It was announced Wednesday that the cost of a daily vehicle pass to Rocky Mountain National Park (RMNP) will rise to $30 just in time for this year's Memorial Day weekend. RMNP is one of a few national parks that charges a daily admission fee along with weekly and yearly fee options. The increase, scheduled for May 27, will raise the daily fee from its current $25. The weekly fee of $35 and the yearly RMNP fee of $70 will remain unchanged. Even if you only plan on visiting the park for one day, it would seem to make sense to pay the additional $5 to get the weekly pass, as plans often change.
May 27 will also mark the start of Rocky Mountain National Parks' "timed entry permit system," which will be in effect until Oct. 10. It's a bit complicated, so you'll want to visit their website to understand how it works. In a bit of double-speak that only a government agency can get away with, "Timed Entry Permit Reservations are free but require a nonrefundable $2 reservation processing fee."
In comparison to other NPS sites in or near Colorado, RMNP is on the pricier end of the spectrum:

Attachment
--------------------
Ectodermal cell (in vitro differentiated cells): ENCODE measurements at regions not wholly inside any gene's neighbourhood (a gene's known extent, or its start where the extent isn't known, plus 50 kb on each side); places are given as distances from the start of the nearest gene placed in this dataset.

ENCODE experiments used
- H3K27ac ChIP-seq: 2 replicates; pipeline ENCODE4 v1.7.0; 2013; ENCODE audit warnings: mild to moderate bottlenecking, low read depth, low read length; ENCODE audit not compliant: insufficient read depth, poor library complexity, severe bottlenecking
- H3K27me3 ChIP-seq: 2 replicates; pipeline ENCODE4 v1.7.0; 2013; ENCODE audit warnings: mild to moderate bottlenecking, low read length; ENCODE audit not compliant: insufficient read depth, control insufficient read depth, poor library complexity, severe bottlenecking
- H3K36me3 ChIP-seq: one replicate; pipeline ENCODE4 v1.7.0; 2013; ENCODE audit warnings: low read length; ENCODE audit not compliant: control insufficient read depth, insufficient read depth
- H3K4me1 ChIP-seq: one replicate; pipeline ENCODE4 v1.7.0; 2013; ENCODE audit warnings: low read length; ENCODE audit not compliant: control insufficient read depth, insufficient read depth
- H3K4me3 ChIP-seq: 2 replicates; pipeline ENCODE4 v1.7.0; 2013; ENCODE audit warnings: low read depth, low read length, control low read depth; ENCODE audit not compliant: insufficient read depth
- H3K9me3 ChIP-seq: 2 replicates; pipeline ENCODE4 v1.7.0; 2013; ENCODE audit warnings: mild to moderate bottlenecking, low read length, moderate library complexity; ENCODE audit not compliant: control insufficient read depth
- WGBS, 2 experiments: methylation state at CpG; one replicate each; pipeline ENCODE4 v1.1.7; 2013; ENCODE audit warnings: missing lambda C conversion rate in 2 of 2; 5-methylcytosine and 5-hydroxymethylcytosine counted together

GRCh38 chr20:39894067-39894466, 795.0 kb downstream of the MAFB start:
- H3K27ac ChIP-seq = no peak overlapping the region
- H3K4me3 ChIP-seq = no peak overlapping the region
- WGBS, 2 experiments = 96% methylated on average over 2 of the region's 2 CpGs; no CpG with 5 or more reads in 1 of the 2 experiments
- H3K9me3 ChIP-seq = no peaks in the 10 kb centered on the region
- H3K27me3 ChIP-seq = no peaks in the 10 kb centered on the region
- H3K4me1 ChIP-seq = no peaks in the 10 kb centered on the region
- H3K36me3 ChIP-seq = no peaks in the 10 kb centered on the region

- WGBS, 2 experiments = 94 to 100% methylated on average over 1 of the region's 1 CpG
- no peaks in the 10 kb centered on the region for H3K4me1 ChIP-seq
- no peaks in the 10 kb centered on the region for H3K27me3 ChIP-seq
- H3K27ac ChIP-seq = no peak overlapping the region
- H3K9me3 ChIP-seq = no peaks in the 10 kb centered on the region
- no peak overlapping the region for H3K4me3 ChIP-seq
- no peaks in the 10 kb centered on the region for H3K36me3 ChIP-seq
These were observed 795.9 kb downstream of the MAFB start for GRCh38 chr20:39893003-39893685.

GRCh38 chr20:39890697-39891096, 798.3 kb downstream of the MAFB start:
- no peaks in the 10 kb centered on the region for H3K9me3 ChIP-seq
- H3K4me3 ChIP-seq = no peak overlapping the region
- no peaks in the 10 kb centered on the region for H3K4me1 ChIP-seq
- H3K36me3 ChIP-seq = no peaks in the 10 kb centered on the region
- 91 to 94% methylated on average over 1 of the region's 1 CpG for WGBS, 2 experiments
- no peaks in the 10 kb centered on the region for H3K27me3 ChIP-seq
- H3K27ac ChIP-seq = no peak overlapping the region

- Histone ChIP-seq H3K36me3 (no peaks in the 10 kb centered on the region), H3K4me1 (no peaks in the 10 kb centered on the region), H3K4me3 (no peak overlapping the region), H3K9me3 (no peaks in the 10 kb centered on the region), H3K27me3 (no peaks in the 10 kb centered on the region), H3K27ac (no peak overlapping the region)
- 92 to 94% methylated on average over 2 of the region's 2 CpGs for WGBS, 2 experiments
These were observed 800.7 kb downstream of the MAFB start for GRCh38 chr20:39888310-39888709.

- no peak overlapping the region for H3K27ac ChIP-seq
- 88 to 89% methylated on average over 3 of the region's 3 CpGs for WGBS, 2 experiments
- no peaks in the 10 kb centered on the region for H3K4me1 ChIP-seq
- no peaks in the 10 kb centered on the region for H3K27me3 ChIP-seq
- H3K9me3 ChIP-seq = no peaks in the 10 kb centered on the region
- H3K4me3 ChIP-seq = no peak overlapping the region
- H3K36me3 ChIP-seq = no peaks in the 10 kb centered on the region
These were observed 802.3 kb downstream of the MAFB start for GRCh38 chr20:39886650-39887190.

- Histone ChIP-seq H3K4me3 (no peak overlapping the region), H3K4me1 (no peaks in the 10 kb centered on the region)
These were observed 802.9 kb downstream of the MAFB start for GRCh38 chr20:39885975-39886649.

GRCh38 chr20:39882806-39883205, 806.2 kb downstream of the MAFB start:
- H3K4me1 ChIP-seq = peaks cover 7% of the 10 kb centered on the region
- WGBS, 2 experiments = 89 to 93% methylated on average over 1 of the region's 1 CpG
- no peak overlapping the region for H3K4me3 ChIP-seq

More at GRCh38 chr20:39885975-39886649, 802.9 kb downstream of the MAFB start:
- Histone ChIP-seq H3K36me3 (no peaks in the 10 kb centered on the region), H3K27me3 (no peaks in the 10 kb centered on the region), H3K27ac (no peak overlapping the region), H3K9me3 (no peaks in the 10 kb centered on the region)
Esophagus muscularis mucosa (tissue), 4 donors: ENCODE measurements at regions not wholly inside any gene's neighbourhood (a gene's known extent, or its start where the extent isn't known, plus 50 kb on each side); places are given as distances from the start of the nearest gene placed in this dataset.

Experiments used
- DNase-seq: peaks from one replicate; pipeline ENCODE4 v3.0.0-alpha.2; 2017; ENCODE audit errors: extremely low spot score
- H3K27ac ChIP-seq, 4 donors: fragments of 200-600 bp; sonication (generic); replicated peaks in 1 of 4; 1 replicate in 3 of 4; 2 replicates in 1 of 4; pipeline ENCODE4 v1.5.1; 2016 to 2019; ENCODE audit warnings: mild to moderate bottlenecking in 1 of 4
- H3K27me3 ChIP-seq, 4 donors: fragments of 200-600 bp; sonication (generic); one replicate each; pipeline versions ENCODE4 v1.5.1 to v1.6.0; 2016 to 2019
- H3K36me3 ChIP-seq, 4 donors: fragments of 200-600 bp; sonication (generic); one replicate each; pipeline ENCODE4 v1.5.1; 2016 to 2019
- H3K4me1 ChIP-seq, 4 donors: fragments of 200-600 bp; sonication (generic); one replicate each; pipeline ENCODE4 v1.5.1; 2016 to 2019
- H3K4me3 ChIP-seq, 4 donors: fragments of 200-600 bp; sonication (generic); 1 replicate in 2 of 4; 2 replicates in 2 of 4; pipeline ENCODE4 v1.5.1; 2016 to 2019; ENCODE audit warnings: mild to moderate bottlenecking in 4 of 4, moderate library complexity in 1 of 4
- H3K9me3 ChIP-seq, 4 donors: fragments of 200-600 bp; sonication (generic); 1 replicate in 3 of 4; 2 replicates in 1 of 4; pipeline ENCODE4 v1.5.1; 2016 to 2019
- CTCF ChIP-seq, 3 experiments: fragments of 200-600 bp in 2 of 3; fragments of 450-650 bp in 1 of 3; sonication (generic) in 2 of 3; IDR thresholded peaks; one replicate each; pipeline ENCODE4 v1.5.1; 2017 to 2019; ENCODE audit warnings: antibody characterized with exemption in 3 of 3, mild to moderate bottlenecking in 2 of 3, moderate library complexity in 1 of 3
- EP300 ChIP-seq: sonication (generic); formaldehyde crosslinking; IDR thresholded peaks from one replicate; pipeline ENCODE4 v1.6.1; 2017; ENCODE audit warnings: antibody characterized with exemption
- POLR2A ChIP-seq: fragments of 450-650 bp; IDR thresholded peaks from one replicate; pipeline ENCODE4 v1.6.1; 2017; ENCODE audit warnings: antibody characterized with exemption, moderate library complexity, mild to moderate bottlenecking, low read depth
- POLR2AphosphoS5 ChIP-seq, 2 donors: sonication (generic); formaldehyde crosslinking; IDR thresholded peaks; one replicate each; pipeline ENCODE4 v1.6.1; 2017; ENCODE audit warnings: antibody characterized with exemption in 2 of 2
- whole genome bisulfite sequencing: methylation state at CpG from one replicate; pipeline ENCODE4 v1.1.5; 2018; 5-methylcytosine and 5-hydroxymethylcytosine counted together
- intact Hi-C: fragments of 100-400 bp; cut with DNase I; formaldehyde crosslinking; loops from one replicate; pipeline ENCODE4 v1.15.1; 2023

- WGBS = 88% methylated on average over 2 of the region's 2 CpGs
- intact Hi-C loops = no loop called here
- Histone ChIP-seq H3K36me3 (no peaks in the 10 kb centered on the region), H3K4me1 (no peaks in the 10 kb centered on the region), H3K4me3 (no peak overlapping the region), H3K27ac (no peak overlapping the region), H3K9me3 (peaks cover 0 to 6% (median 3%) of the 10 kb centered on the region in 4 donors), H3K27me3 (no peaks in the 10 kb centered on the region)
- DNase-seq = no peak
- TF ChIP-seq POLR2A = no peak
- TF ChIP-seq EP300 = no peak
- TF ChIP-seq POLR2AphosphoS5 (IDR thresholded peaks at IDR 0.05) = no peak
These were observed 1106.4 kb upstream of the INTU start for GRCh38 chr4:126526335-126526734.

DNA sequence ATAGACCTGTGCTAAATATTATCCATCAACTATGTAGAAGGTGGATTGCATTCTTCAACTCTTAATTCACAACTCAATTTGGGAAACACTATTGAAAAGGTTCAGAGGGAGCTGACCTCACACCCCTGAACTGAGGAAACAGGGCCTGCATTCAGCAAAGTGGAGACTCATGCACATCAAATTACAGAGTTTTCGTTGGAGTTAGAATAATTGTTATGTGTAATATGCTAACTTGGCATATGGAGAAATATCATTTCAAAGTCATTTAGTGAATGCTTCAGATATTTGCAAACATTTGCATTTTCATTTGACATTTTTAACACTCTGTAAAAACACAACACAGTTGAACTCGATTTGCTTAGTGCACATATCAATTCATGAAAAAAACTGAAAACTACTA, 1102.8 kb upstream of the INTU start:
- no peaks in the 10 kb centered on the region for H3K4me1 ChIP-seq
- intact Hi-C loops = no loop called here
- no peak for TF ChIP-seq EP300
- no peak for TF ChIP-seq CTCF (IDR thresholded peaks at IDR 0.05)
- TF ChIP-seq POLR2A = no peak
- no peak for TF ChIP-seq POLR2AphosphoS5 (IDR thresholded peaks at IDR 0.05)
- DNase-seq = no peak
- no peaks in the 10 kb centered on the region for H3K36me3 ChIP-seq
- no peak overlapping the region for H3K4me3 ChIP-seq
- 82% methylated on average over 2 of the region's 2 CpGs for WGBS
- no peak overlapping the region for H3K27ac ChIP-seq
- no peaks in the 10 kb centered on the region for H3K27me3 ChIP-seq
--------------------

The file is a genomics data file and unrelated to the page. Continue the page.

- Florissant Fossil Beds National Monument $10 per day/$35 annually
- Great Sand Dunes $25 weekly/$55 annually
- Colorado National Monument $25 weekly (no site-specific annual passes)
- Dinosaur National Monument $25 weekly/$45 annually
- Mesa Verde and Black Canyon of the Gunnison National Parks $30 weekly/$55 annually
Instead of paying $70 for an annual RMNP-only yearly pass, for $80, you can get an annual "America the Beautiful" pass that is good at all National Park Service sites, along with sites operated by other federal agencies. People 62 and over can get a lifetime pass for the same $80. Fourth grade students can get a free pass for their school year as part of the "Every Kid Outdoors" program, while military veterans, and active duty and retired military members are eligible for a free annual pass. U.S. citizens or permanent residents with permanent disabilities are also eligible for a free lifetime "Access" pass. See the NPS website for more information. There are also a handful of days each year when entrance fees to NPS sites are waived.
Funding for U.S. National Parks and Monuments is a complicated affair, with a mix of funding from taxes and user fees. Individual NPS sites that charge an admission fee are allowed to keep 80 percent of their gate fees, with the remaining 20 percent going to the NPS for distribution to other sites. For people who visit several different national parks during the course of a year, and who can afford it, buying the America the Beautiful pass is an economical choice. While not all NPS sites charge an admission fee, the agency has done little to make its sites more affordable or accessible to lower-income groups that don't qualify for a special pass, setting a course for making the taxpayer-supported agency a playground only for the wealthy.
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